Skip to Content

Undergraduate Program

Students in the Department of Earth Sciences learn about the minerals, rocks and waters that make up the earth, and the processes that shape the earth from deep in its interior to the surface. Earth science applies the basic sciences of physics, biology, chemistry, and mathematics to understanding processes that have shaped the earth throughout the 4.5 billion years of geologic time. Earth scientists combine field investigations with laboratory experiments and theoretical studies to understand the physical, chemical and biological processes that govern the behavior and interactions of complex earth systems. Some areas of earth science focus on natural hazards such as earthquakes, floods, landslides and volcanic eruptions that affect humans. Other subdisciplines investigate how humans alter the earth’s environments, where we pollute rivers and ground water, cause rapid erosion and landslides, attempt to re-engineer rivers and shorelines, and alter the earth’s atmosphere, oceans, and global climate. Earth science research also includes study of the deep earth to understand processes that drive the motions of tectonic plates and generate the earth’s magnetic field.

Visit the UO Catalog for a list of faculty members, degree options, and course offerings.

Undergraduate students study the ash from Mount Mazama on a class field trip.
Students who major in Earth Sciences choose one of four subject areas, or tracks, to complete requirements for a Bachelor of Science Degree. The tracks (Geology, Environmental Geoscience, Geophysics, and Paleontology) provide students with a focused curriculum in their chosen subject area. Additional information on each of the degree tracks can be found here.

Career Opportunities are plentiful as natural resources become more scarce and the need for scientists trained in the earth sciences increases. Additional information on potential career paths is available here.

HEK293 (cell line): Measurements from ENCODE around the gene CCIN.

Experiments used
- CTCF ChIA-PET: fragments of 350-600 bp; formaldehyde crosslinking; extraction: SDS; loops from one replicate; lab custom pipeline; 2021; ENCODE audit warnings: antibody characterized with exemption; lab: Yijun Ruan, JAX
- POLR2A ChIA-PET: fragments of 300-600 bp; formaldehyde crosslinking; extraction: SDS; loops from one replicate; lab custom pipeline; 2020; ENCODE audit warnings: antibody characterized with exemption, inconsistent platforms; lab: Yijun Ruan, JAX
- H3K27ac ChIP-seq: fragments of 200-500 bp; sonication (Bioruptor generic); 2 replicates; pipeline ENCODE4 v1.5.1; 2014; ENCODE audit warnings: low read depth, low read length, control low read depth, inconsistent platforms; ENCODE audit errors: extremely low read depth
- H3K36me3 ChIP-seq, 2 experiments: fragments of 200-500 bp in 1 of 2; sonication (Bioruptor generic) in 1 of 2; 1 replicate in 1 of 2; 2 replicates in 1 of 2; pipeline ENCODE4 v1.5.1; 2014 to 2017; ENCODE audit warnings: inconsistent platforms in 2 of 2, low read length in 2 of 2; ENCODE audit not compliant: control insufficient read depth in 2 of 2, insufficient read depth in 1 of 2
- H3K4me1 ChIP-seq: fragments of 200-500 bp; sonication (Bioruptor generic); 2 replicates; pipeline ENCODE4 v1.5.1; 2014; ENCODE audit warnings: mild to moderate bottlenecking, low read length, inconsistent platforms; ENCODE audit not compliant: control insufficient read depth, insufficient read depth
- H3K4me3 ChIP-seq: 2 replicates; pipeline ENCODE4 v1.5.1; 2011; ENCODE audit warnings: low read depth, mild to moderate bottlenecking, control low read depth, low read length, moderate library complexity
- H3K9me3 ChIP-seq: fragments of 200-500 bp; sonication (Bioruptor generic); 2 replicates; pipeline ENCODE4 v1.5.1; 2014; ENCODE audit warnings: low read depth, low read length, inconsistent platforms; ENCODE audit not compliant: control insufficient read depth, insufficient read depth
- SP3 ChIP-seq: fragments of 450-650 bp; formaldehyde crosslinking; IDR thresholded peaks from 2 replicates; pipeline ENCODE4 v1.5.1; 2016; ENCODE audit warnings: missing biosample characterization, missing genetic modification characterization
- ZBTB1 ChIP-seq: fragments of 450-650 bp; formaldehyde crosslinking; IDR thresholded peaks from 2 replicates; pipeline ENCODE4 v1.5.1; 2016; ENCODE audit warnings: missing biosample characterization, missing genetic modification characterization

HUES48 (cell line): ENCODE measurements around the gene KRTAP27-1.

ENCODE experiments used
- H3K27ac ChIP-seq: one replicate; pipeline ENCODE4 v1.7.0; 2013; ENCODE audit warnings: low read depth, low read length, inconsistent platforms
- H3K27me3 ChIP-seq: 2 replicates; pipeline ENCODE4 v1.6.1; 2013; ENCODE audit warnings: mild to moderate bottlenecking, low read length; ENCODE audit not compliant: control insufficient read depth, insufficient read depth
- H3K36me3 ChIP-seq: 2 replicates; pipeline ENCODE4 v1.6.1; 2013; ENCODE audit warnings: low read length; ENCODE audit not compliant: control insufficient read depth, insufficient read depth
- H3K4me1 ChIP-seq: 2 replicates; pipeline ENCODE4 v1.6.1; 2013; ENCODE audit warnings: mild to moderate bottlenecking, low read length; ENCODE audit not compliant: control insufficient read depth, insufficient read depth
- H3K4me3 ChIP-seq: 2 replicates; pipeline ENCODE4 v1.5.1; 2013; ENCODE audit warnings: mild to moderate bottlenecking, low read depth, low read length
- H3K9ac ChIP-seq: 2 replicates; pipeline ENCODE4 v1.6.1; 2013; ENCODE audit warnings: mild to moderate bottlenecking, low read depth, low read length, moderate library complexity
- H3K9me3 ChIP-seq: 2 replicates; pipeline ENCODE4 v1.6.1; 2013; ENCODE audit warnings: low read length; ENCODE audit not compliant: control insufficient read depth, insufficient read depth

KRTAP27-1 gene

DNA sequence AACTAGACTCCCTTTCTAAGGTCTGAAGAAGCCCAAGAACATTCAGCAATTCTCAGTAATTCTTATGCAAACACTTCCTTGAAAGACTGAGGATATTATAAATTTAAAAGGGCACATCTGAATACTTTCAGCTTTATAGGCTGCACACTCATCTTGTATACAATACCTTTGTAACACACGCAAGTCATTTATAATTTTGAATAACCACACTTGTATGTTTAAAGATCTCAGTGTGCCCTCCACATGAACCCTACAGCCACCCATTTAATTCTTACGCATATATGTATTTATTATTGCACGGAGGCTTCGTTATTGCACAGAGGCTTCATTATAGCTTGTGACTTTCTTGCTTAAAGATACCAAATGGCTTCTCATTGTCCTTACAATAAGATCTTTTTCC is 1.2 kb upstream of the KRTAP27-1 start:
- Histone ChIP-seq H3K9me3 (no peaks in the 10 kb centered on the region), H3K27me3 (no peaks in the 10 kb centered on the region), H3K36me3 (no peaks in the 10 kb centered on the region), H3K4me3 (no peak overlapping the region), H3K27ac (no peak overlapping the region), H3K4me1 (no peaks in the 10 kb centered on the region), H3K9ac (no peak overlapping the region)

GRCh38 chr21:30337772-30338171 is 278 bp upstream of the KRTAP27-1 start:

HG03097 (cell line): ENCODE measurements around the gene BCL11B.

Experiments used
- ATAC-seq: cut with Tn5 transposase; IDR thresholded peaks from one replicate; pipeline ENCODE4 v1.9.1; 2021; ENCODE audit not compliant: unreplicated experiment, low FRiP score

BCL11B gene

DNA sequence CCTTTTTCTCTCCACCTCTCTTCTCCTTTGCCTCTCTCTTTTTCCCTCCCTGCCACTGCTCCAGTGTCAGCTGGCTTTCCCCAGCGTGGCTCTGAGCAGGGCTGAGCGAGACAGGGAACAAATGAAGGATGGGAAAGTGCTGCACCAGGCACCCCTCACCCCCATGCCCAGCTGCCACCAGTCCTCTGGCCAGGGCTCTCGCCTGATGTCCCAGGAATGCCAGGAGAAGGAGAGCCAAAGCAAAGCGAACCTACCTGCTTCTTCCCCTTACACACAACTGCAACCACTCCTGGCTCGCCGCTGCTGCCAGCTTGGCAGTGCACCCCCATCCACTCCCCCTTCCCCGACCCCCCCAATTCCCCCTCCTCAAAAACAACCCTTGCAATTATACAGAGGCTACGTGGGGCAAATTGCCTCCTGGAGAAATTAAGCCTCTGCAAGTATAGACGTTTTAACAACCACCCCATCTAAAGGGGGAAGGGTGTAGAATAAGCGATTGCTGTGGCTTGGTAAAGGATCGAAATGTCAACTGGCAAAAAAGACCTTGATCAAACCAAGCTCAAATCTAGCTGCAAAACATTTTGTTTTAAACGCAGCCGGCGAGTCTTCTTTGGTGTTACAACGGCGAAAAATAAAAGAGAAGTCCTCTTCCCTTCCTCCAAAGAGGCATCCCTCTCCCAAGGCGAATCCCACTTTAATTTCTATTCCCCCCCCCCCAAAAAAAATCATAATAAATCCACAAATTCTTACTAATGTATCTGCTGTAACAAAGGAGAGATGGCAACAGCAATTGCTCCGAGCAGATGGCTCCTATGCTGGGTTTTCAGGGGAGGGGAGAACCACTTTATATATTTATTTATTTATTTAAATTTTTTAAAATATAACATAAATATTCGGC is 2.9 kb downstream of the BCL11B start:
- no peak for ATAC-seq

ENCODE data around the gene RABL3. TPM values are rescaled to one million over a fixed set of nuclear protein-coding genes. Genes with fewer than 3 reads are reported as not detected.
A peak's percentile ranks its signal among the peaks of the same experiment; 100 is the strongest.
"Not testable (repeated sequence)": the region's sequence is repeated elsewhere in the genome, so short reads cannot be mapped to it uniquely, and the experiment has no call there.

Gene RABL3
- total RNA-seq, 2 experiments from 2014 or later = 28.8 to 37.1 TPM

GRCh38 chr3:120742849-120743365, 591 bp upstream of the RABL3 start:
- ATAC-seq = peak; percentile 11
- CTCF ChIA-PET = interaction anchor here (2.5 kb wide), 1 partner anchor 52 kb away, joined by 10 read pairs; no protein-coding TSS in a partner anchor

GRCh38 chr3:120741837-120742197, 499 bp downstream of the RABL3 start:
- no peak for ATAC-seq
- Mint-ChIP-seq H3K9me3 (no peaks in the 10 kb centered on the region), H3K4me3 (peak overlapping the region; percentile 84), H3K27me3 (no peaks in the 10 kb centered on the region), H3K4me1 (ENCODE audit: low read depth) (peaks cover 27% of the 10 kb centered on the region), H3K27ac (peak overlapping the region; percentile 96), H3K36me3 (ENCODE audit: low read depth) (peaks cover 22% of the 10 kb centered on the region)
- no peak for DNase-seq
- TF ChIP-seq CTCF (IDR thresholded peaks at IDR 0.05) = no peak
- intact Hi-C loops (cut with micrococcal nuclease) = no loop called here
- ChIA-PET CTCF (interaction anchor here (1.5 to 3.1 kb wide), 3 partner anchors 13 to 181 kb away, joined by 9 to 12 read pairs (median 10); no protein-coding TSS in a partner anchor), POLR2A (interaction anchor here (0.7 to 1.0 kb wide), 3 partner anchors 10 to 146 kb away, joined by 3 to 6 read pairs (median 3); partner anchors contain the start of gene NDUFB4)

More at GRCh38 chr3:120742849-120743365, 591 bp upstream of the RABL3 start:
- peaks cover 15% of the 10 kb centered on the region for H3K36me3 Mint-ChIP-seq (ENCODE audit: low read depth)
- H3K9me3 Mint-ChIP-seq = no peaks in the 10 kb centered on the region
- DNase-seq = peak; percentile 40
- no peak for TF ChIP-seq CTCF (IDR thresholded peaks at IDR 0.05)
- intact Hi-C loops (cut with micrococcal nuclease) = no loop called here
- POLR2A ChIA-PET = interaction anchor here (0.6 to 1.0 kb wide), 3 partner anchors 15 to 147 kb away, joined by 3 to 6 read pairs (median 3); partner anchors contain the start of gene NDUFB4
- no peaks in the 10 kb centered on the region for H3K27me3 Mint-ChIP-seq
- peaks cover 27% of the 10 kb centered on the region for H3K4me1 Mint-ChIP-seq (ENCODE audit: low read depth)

Undergraduate Advisors

Questions about the undergraduate program can be directed to the undergraduate advisors.  With our usual advisors on sabbatical, we have the following interim advisors for the current academic year:

Interim Head Advisor & Upper-division Advisor:
Ray Weldon
Office: 143 Cascade Annex

Email

541.346.4584

Interim Lower-division Advisor (Geology and Geophysics):
Dr. Alan Rempel
Office: 108 Volcanology Hall
Email
Interim Lower-division Advisor (Environmental Geoscience and Paleontology):
Dr. Dave Sutherland
Office: 204 Volcanology Hall
Email

College Preparation

High school students planning to major in geological sciences should take courses in algebra, geometry, trigonometry, geography, and science (physics, chemistry, biology, or earth science).
Students who transfer to the UO to major in geological science after two years of college work elsewhere should, ideally, have completed a year each of general chemistry, general physics, calculus and introductory geology with laboratory.

Forms

Scholarship Opportunities

Links



Skip to toolbar